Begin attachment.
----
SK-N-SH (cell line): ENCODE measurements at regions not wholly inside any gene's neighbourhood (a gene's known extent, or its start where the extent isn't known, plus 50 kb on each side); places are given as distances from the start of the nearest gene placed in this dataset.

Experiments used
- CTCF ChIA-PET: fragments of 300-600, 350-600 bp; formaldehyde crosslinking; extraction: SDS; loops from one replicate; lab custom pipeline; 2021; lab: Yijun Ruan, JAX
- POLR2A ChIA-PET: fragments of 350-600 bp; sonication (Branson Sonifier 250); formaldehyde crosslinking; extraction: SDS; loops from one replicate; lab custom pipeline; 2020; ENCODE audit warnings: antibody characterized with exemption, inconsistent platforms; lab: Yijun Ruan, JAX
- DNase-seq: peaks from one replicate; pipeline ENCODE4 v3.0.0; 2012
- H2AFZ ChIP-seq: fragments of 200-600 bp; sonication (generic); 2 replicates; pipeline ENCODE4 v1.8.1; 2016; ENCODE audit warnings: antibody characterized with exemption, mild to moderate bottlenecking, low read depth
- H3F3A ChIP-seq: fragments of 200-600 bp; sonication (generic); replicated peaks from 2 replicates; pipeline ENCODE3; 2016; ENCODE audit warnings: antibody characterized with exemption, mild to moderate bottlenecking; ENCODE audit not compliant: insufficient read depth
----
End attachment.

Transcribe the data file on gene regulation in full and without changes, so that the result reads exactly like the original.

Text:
SK-N-SH (cell line): ENCODE measurements at regions not wholly inside any gene's neighbourhood (a gene's known extent, or its start where the extent isn't known, plus 50 kb on each side); places are given as distances from the start of the nearest gene placed in this dataset.

Experiments used
- CTCF ChIA-PET: fragments of 300-600, 350-600 bp; formaldehyde crosslinking; extraction: SDS; loops from one replicate; lab custom pipeline; 2021; lab: Yijun Ruan, JAX
- POLR2A ChIA-PET: fragments of 350-600 bp; sonication (Branson Sonifier 250); formaldehyde crosslinking; extraction: SDS; loops from one replicate; lab custom pipeline; 2020; ENCODE audit warnings: antibody characterized with exemption, inconsistent platforms; lab: Yijun Ruan, JAX
- DNase-seq: peaks from one replicate; pipeline ENCODE4 v3.0.0; 2012
- H2AFZ ChIP-seq: fragments of 200-600 bp; sonication (generic); 2 replicates; pipeline ENCODE4 v1.8.1; 2016; ENCODE audit warnings: antibody characterized with exemption, mild to moderate bottlenecking, low read depth
- H3F3A ChIP-seq: fragments of 200-600 bp; sonication (generic); replicated peaks from 2 replicates; pipeline ENCODE3; 2016; ENCODE audit warnings: antibody characterized with exemption, mild to moderate bottlenecking; ENCODE audit not compliant: insufficient read depth